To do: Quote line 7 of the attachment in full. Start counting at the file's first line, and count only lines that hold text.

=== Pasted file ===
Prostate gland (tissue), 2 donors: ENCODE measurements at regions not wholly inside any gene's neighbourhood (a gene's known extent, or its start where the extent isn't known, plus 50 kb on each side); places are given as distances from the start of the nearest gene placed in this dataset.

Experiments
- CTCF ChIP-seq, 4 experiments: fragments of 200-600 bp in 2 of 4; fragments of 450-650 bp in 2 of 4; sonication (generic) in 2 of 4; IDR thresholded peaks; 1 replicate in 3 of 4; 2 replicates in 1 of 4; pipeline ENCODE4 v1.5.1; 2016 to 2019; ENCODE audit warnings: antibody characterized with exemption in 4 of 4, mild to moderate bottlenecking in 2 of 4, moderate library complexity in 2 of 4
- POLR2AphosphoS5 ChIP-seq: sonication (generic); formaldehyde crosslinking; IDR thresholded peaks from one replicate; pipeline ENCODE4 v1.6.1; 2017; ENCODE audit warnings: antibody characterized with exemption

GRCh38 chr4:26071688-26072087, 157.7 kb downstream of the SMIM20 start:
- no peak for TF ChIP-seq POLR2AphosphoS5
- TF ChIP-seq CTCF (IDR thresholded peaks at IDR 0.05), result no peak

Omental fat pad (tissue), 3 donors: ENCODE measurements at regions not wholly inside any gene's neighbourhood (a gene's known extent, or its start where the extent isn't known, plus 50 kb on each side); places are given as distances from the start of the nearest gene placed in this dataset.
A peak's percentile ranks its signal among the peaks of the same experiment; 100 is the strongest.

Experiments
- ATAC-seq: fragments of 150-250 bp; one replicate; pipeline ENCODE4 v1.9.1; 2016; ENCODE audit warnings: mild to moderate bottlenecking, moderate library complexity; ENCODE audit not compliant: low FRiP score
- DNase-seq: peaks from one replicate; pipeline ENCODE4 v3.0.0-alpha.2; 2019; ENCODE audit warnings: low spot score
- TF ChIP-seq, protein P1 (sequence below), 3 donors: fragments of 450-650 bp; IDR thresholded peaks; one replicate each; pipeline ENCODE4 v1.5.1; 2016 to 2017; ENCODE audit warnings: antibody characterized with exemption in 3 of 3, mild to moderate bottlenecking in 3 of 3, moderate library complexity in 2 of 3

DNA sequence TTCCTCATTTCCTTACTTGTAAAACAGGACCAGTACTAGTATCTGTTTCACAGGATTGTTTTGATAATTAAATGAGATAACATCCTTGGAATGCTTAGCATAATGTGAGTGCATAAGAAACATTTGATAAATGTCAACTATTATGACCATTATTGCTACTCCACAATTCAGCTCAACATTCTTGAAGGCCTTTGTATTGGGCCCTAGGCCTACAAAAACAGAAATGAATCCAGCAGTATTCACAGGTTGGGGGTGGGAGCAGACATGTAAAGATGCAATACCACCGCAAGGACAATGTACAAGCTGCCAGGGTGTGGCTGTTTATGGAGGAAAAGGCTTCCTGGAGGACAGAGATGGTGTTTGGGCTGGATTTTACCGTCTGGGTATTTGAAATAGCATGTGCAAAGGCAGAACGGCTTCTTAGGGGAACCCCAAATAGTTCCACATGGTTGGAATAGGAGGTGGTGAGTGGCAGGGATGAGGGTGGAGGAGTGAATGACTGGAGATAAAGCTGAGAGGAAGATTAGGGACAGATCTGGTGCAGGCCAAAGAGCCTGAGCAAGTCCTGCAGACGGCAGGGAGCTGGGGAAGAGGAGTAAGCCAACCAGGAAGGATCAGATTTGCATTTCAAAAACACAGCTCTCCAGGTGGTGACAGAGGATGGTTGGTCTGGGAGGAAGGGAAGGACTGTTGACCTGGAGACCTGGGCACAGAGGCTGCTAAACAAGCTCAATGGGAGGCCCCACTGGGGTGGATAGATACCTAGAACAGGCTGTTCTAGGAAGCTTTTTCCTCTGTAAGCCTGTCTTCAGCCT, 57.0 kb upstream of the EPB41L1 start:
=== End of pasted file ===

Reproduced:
- TF ChIP-seq CTCF (IDR thresholded peaks at IDR 0.05), result no peak